Personal-finance author and lecturer Robert Kiyosaki developed his unique economic perspective through exposure to a pair of disparate influences: his own highly educated but fiscally unstable father, and the multimillionaire eighth-grade dropout father of his closest friend.
The lifelong monetary problems experienced by his “poor dad” (whose weekly paychecks, while respectable, were never quite sufficient to meet family needs) pounded home the counterpoint communicated by his “rich dad” (that “the poor and the middle class work for money,” but “the rich have money work for them”). Taking that message to heart, Kiyosaki was able to retire at 47.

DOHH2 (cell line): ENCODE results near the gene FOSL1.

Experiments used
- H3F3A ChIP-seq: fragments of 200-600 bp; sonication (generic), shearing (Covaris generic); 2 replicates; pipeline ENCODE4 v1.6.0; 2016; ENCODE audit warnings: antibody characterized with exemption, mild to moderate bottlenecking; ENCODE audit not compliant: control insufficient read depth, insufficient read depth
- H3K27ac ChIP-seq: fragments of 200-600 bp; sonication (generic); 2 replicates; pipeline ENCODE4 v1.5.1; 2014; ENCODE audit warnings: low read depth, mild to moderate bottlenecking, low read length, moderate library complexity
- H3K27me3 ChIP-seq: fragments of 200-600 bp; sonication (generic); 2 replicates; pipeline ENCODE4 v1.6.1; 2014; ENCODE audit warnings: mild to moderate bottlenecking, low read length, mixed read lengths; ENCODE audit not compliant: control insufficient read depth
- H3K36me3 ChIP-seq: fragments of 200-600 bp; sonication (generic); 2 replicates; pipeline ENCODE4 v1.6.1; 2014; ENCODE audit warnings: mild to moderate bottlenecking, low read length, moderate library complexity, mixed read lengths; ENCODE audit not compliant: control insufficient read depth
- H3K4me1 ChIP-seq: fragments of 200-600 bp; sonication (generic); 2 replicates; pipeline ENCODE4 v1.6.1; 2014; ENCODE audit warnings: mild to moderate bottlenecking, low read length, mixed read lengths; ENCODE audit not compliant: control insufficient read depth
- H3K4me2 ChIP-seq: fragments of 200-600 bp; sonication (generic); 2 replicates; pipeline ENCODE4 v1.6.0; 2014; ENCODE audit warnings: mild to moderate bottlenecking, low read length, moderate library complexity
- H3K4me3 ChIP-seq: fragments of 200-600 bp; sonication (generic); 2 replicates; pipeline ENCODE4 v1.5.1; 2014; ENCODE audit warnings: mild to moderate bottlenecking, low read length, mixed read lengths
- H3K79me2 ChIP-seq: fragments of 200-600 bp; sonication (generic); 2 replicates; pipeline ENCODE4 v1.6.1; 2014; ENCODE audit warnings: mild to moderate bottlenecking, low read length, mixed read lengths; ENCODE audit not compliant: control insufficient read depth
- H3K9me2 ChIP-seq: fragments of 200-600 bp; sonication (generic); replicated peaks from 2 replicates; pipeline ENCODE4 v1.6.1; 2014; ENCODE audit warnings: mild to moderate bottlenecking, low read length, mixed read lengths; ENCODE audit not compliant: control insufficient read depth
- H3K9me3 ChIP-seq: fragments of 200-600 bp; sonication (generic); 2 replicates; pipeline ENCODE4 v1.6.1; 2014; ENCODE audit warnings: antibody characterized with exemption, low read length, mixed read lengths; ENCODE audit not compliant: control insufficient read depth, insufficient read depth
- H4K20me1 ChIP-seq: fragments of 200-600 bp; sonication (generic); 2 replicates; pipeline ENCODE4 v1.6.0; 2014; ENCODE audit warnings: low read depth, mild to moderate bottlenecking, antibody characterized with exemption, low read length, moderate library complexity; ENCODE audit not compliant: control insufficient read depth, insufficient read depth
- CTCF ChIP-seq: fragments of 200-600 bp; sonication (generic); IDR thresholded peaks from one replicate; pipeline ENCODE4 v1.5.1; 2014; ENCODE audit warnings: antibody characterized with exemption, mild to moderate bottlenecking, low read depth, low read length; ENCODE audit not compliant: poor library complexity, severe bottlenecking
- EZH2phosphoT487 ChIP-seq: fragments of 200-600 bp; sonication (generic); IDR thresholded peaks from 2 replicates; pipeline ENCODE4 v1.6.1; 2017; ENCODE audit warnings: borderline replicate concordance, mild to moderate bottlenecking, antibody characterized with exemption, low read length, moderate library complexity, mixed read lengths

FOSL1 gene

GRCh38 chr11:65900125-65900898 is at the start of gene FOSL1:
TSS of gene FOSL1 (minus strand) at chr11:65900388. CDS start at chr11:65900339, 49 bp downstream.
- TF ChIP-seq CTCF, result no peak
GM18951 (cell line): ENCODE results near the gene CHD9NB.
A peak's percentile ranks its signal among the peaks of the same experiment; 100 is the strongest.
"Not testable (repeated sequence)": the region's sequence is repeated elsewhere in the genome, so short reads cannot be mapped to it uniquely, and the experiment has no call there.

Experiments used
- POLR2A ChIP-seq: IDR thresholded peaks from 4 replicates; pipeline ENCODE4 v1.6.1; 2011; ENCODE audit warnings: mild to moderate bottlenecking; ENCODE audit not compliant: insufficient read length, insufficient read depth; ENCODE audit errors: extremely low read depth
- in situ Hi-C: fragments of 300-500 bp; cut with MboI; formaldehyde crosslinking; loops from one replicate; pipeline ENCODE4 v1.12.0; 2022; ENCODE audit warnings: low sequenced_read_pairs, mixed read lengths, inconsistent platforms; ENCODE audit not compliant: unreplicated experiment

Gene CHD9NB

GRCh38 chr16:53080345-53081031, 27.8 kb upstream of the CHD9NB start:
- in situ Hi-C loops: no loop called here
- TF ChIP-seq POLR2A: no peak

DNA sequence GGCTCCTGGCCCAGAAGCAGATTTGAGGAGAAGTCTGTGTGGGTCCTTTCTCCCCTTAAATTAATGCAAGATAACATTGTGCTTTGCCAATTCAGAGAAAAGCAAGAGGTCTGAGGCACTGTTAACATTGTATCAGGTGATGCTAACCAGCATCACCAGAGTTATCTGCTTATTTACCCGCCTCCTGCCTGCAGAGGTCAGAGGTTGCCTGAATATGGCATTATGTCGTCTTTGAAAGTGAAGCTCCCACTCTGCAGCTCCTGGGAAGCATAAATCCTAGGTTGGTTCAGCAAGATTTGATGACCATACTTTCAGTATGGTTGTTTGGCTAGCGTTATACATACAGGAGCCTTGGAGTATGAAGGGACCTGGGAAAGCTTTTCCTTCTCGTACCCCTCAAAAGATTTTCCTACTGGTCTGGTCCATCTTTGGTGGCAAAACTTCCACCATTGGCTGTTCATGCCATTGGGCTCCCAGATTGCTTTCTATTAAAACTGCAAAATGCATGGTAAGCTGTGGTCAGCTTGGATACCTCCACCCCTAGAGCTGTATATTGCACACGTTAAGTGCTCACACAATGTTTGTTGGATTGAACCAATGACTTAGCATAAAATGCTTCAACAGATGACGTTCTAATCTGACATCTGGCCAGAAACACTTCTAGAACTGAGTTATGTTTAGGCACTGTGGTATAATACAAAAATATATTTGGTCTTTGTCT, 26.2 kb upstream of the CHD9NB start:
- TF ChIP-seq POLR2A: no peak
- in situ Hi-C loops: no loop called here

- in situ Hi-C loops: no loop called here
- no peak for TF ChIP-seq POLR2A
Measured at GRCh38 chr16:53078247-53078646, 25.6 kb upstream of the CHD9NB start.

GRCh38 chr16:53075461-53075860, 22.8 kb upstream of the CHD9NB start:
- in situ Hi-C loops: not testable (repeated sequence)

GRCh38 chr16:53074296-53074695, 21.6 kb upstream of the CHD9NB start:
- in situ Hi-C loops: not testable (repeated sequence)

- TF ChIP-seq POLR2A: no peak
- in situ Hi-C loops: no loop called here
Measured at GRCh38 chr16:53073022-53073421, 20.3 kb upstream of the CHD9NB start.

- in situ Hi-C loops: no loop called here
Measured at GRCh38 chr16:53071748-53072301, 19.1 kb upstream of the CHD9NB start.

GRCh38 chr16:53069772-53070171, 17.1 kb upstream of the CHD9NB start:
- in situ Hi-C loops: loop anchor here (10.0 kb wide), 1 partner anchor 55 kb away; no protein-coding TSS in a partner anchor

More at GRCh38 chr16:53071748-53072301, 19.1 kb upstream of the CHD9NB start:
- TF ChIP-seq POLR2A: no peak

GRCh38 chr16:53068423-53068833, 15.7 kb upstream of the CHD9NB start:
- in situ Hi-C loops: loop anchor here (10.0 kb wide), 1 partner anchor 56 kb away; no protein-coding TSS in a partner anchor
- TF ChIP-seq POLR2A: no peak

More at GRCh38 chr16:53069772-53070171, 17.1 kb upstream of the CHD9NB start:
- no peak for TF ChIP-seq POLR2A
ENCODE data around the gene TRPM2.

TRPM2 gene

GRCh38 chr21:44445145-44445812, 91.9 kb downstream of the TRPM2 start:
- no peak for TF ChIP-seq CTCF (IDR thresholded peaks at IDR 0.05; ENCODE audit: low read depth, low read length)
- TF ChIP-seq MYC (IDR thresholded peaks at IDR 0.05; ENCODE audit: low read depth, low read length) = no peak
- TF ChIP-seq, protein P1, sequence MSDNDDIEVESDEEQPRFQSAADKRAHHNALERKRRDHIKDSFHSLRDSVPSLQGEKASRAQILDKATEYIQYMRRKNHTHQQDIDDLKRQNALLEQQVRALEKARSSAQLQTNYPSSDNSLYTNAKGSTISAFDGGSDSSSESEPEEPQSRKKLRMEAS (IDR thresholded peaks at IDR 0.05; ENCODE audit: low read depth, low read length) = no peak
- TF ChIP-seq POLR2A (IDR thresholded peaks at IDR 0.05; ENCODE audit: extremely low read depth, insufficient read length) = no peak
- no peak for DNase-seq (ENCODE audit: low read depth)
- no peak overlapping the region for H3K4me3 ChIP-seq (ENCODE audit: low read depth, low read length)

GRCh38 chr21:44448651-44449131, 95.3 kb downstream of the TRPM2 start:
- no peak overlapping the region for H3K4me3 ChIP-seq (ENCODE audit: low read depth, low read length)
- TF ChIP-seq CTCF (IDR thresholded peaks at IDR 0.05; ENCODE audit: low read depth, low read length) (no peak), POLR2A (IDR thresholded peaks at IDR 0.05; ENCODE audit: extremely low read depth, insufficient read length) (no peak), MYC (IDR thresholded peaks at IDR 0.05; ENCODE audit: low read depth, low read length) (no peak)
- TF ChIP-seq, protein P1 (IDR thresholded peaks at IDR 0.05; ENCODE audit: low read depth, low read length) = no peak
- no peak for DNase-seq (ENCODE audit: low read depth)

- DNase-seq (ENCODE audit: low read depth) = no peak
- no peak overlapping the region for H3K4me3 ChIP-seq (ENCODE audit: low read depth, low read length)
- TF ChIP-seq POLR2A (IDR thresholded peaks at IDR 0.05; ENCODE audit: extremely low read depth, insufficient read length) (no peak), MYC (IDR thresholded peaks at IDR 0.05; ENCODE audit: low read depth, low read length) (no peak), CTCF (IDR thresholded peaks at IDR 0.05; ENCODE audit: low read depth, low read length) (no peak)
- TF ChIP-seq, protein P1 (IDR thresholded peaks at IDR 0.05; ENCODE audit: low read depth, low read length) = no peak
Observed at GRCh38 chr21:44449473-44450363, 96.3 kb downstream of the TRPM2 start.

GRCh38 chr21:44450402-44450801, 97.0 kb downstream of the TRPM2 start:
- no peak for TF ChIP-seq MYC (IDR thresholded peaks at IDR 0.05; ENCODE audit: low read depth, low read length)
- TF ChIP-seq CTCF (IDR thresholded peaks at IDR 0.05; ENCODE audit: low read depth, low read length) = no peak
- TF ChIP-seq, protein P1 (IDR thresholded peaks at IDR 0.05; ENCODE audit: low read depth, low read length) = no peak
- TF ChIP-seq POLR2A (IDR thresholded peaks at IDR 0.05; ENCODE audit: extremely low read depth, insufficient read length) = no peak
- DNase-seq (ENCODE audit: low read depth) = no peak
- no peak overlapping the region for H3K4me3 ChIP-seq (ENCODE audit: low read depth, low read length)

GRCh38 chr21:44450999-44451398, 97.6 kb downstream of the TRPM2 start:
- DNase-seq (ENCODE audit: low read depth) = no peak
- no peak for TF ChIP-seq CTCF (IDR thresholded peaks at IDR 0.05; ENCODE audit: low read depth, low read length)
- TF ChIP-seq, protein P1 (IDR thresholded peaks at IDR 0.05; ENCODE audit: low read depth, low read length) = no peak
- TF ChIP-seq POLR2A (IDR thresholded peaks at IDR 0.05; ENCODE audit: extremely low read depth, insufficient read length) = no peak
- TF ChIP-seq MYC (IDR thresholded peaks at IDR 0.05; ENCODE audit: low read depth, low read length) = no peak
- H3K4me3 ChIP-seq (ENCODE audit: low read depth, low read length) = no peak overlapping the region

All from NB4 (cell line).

Rich Dad, Poor Dad, written with consultant and CPA Sharon L. Lechter, lays out his the philosophy behind his relationship with money. It’s based on the principle that income-generating assets always provide healthier bottom-line results than even the best of traditional jobs, it explains how those assets might be acquired so that the jobs can eventually be shed.
Here’s a video of Glenn Beck with the bestselling author Robert Kiyosaki: